Al Jazeera America - They are brought in with all sorts of problems: lockjaw, poisoning, cancer and even bullet wounds from fishermen. But most of the record number of seals and sea lions washing up on California's shores and being brought to a regional rescue center are starving.
Unprecedented warm waters off the Pacific coast over the past two years have led fish that marine mammals feed on to move to colder waters — making it difficult for seals and sea lions to nourish themselves, let alone feed their pups. With the current El Niño weather event expected to continue bringing warm water over the rest of the winter, this slow-motion catastrophe is likely to continue.
The Marine Mammal Center in Sausalito, just outside San Francisco, rescues 600 to 800 seals and sea lions a year on average from the 600 miles of California coastline it covers, from north of San Francisco to just above Santa Barbara County in the south.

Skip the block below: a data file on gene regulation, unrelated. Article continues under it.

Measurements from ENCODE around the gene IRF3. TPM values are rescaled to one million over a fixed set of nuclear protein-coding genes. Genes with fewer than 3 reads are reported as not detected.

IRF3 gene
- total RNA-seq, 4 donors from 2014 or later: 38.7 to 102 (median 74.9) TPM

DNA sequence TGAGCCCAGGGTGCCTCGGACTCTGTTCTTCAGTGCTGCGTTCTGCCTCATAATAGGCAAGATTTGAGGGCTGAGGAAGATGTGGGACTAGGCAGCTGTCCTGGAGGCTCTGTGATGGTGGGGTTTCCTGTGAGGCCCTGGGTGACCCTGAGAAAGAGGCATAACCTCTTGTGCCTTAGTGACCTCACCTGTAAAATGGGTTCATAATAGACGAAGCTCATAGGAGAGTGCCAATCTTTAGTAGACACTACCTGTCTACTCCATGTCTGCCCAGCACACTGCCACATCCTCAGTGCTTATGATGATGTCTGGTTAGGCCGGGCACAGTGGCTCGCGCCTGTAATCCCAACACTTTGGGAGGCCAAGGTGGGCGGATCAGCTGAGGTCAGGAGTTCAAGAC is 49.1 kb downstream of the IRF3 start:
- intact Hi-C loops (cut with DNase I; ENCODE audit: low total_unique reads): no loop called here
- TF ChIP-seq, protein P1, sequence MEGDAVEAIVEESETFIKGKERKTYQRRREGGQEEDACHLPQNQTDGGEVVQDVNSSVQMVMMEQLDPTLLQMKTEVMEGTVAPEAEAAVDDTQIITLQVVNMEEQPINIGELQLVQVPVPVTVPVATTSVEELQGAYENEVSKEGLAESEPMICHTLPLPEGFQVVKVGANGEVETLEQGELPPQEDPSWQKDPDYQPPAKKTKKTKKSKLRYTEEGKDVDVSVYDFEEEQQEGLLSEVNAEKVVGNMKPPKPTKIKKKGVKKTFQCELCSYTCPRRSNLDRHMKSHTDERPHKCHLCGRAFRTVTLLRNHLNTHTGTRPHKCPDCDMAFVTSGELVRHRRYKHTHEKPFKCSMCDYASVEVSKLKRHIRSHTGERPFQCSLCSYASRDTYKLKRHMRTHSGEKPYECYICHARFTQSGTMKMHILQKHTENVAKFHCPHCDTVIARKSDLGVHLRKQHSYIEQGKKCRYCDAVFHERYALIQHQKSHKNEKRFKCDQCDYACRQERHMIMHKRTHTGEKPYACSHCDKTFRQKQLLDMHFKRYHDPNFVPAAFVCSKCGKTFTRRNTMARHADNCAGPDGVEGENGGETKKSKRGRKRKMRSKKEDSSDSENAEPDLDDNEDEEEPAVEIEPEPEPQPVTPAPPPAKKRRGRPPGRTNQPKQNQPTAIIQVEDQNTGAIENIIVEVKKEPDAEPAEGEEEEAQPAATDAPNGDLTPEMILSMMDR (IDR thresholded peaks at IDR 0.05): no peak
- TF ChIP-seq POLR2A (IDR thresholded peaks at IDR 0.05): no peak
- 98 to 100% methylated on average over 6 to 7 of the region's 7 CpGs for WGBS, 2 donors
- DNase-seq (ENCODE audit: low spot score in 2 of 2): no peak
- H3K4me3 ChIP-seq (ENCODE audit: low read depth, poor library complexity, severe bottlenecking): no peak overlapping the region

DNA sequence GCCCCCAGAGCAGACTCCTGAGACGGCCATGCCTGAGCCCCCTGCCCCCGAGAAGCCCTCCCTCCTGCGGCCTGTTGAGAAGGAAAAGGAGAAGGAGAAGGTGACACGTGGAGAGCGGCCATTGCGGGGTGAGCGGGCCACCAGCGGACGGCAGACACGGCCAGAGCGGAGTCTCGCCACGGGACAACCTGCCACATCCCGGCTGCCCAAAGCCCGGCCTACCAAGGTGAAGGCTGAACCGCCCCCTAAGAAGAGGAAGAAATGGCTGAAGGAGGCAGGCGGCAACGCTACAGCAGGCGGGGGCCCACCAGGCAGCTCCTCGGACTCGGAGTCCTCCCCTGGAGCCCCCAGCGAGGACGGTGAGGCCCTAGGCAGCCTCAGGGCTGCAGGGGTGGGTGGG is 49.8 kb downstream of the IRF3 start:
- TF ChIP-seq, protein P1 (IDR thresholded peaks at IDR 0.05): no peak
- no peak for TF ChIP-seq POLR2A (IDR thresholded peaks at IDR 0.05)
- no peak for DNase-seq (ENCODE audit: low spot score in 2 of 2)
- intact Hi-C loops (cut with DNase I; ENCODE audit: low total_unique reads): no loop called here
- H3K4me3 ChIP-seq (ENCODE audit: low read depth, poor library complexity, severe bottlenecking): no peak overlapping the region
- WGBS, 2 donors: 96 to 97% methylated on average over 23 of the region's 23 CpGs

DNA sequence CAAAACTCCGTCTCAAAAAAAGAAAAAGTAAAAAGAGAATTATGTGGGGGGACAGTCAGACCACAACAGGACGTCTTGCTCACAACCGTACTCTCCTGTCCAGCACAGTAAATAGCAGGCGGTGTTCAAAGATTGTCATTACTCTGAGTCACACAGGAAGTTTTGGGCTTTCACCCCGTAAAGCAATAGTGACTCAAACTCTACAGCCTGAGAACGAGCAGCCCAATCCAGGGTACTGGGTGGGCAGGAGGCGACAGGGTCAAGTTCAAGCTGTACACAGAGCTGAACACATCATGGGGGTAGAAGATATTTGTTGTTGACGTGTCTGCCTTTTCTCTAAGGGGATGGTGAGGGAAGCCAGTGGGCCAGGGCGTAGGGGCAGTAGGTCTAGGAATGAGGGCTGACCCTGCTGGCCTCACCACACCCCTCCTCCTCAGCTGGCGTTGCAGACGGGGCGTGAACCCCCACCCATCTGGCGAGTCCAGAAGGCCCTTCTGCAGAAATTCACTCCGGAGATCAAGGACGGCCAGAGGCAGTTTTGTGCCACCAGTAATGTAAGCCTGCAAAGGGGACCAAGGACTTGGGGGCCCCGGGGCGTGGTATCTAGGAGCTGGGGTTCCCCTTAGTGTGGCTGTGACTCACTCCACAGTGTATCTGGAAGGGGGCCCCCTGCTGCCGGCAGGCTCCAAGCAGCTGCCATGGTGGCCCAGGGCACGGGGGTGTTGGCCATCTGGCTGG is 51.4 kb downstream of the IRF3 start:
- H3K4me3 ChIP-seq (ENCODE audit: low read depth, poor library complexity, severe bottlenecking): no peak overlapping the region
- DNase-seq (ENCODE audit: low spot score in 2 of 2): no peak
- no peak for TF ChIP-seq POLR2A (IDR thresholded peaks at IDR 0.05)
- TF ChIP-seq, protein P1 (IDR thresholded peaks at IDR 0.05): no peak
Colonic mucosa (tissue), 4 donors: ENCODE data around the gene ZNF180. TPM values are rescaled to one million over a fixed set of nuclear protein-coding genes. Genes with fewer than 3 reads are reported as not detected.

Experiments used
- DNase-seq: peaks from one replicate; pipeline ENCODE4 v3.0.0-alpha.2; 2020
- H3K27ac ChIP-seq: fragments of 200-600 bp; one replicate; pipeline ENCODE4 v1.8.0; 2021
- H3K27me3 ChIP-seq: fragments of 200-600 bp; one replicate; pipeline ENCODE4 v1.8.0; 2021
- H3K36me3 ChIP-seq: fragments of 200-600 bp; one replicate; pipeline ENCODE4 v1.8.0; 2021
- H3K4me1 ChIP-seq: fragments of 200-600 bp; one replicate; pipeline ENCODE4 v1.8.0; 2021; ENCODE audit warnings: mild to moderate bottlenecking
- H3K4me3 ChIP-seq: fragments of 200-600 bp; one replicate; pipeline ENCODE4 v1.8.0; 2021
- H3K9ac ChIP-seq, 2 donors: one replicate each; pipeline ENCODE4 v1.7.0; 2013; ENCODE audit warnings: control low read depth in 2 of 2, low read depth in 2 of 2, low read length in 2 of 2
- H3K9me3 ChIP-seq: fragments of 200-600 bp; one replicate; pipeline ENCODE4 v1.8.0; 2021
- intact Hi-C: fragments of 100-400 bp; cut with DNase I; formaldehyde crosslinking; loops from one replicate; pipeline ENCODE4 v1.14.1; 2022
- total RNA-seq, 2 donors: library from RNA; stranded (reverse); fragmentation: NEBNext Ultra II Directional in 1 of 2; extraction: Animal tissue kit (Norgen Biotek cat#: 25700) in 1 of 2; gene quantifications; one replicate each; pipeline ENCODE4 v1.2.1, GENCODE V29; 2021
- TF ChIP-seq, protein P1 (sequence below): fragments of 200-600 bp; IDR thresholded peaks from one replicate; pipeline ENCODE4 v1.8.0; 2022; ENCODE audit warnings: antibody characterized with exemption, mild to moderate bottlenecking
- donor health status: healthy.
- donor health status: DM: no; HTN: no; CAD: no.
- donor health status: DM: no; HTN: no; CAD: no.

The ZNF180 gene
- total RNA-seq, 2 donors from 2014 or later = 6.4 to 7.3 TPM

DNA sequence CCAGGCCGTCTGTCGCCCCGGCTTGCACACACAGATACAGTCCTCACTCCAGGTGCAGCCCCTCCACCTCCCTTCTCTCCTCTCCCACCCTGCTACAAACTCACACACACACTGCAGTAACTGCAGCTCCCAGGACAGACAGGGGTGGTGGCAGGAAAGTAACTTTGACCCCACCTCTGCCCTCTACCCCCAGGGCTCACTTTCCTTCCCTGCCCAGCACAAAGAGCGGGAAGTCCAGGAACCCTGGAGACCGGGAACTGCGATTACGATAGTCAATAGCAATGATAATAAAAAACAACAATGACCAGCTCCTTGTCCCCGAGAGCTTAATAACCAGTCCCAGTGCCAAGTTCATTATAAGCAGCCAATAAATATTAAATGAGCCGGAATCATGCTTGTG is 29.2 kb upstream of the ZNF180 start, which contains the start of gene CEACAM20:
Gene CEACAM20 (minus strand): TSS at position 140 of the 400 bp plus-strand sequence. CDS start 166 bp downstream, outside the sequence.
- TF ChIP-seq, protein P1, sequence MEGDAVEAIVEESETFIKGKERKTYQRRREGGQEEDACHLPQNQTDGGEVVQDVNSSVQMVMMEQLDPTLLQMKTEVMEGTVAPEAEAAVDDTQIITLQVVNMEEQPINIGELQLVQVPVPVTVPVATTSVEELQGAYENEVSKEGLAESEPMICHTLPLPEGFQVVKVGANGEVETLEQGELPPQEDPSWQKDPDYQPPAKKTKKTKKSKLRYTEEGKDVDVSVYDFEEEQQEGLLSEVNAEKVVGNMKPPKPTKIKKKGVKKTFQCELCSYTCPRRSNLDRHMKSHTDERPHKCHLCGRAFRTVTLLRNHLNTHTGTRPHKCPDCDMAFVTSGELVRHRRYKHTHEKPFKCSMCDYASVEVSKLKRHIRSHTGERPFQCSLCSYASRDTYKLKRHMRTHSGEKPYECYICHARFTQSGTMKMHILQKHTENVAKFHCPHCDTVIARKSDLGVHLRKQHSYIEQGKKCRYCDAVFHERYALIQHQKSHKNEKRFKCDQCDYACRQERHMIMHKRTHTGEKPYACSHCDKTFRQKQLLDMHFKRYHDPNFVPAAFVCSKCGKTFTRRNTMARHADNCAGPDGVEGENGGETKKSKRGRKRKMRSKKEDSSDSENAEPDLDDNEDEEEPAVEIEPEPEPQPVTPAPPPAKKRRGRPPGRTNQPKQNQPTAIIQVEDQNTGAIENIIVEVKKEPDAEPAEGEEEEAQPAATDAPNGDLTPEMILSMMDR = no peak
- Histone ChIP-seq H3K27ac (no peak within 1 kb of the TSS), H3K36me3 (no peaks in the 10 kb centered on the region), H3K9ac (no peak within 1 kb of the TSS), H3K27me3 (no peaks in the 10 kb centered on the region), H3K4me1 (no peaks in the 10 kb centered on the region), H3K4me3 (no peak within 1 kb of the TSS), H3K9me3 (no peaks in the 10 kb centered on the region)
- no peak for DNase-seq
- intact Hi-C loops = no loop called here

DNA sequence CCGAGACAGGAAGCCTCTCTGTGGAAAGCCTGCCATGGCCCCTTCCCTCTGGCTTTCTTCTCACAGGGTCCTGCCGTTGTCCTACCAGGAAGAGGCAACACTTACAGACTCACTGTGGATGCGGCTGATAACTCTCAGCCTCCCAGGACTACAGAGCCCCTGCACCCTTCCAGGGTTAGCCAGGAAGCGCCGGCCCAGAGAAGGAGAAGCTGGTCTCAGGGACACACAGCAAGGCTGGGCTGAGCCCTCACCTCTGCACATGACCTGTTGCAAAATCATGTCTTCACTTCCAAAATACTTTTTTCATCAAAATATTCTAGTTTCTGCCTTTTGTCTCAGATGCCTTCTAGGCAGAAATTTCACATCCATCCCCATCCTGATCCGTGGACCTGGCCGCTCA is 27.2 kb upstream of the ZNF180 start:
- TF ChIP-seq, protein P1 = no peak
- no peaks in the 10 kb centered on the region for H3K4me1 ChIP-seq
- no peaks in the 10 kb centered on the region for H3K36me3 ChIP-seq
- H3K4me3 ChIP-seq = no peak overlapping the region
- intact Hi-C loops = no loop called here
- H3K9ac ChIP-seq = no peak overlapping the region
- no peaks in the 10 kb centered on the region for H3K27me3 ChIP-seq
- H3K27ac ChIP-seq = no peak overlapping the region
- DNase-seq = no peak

But in 2015, the center was brought a record 1,799 animals — including California sea lions, Guadalupe fur seals and northern fur seals. The 106 northern fur seals it rescued more than tripled its previous record.
The California Marine Mammal Stranding Network, a network of independent groups overseen by the National Oceanic and Atmospheric Administration, keeps track of stranding events for both live and dead animals, including seals and sea lions, across California. In 2015, they counted more than 4,200 California sea lions, 90 Guadalupe fur seals, and 70 northern fur seals.